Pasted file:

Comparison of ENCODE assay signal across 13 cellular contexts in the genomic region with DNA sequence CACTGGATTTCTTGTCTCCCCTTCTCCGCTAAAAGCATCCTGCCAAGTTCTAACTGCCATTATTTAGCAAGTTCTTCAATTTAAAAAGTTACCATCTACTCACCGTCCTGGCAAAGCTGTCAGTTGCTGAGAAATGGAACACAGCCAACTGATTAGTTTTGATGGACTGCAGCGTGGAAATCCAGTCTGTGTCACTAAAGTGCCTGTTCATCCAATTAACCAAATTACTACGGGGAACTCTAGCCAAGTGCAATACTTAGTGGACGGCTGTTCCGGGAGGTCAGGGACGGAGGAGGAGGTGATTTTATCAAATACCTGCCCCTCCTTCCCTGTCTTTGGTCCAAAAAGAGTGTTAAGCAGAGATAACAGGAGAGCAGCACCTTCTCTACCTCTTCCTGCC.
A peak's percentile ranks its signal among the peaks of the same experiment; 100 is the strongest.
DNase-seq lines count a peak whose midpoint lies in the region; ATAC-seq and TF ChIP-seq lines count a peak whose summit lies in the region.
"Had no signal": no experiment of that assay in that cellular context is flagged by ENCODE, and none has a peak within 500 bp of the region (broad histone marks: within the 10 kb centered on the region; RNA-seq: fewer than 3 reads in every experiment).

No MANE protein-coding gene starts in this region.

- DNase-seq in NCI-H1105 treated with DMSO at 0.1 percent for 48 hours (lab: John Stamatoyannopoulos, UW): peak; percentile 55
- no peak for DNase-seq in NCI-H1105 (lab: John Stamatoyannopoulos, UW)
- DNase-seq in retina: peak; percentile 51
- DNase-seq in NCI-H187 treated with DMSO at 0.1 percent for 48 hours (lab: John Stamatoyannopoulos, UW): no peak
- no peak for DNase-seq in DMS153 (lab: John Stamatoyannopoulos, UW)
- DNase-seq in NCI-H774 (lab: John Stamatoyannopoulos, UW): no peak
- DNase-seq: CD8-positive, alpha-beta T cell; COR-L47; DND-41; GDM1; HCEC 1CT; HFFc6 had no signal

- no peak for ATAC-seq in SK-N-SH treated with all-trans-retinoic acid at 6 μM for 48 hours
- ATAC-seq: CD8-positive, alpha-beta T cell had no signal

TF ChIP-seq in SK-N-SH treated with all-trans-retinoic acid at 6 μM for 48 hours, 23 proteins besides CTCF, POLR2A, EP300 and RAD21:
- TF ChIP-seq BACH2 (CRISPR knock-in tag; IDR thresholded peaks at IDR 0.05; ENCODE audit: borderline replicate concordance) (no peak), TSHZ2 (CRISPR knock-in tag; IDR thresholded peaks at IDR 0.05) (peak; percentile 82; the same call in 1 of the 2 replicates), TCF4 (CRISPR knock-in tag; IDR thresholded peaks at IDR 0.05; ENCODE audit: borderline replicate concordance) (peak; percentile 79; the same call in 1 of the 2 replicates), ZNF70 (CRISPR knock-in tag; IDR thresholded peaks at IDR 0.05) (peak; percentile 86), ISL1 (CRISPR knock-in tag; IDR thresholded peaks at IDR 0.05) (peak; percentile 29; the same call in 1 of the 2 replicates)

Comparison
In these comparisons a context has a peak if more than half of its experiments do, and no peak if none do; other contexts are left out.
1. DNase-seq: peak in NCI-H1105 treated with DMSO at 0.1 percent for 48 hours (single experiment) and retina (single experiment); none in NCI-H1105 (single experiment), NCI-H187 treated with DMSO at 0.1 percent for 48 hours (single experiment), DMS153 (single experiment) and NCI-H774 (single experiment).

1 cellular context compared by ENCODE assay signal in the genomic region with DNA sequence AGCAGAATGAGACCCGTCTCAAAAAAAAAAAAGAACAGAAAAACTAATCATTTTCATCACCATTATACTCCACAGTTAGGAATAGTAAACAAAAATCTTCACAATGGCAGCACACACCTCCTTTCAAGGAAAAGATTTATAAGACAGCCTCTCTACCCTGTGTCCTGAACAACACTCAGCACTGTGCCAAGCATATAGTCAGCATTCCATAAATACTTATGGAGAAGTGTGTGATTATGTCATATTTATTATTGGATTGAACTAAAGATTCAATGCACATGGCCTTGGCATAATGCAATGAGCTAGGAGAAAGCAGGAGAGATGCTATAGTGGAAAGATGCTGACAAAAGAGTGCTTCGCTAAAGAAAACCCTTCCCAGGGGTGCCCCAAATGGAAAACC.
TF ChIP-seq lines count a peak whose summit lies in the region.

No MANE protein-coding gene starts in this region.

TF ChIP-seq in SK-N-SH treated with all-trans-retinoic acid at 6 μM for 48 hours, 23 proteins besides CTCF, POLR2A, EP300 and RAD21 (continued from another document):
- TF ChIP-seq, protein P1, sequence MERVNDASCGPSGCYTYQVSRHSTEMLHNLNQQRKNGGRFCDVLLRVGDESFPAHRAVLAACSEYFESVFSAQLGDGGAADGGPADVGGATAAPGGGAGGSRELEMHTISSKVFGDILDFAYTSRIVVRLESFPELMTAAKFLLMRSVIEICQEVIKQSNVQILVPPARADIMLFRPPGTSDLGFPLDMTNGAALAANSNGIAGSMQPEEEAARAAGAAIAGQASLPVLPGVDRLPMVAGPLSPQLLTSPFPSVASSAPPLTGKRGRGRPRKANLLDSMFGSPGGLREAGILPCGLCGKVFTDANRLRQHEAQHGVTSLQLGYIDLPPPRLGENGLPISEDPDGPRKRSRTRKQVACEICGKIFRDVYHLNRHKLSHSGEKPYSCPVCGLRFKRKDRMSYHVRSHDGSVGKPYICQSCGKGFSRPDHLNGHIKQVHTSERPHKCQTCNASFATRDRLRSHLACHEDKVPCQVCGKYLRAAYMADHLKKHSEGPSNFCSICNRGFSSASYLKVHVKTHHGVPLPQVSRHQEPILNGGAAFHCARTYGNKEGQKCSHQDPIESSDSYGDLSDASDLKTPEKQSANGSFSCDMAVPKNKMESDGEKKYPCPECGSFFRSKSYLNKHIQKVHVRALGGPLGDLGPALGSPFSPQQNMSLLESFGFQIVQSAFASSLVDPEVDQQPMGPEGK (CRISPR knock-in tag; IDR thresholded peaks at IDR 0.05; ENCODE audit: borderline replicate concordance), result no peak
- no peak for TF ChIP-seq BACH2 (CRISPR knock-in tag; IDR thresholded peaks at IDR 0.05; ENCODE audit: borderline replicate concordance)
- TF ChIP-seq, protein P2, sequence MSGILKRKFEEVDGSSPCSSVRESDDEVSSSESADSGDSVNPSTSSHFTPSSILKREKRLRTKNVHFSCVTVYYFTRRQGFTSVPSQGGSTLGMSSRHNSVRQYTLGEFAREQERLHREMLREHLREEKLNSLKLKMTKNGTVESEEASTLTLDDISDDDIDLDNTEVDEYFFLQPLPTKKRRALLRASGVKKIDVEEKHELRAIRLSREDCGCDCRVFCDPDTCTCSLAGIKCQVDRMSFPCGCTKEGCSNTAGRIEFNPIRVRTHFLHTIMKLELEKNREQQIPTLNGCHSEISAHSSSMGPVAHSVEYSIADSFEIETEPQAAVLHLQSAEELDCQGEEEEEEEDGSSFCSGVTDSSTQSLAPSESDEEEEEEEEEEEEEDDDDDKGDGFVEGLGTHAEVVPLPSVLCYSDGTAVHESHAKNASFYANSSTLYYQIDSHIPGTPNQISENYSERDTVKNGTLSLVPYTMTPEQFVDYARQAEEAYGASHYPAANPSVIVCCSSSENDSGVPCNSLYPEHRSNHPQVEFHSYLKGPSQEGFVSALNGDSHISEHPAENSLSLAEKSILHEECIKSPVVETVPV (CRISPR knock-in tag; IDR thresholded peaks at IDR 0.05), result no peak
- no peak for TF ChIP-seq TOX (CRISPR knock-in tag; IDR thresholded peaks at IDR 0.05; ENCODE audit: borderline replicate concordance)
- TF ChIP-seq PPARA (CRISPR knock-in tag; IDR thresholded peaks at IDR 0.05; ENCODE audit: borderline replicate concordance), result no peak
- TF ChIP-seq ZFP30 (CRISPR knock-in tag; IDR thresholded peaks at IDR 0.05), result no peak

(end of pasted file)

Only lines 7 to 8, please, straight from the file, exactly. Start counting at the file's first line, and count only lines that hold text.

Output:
- no peak for DNase-seq in NCI-H1105 (lab: John Stamatoyannopoulos, UW)
- DNase-seq in retina: peak; percentile 51